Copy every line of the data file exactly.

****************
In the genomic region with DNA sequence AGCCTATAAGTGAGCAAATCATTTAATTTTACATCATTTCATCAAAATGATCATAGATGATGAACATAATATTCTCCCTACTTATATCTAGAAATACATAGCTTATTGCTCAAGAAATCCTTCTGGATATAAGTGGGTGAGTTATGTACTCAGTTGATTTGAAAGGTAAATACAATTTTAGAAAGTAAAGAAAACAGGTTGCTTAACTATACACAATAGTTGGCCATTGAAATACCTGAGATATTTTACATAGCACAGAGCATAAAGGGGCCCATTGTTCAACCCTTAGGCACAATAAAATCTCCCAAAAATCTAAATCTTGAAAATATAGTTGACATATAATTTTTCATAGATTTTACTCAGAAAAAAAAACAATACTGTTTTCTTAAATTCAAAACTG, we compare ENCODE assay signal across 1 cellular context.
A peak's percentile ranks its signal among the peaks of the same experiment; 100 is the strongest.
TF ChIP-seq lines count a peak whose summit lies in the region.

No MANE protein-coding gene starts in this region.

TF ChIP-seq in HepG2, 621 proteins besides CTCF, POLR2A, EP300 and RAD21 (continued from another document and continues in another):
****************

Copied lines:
In the genomic region with DNA sequence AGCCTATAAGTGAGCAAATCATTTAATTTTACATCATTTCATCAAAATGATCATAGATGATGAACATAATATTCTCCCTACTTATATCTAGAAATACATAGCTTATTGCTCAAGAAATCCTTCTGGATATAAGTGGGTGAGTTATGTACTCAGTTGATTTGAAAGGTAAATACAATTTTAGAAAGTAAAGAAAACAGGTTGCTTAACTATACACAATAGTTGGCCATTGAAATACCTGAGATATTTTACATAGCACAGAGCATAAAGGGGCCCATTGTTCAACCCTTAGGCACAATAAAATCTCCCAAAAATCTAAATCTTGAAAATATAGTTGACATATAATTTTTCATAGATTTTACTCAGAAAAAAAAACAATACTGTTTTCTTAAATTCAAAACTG, we compare ENCODE assay signal across 1 cellular context.
A peak's percentile ranks its signal among the peaks of the same experiment; 100 is the strongest.
TF ChIP-seq lines count a peak whose summit lies in the region.

No MANE protein-coding gene starts in this region.

TF ChIP-seq in HepG2, 621 proteins besides CTCF, POLR2A, EP300 and RAD21 (continued from another document and continues in another):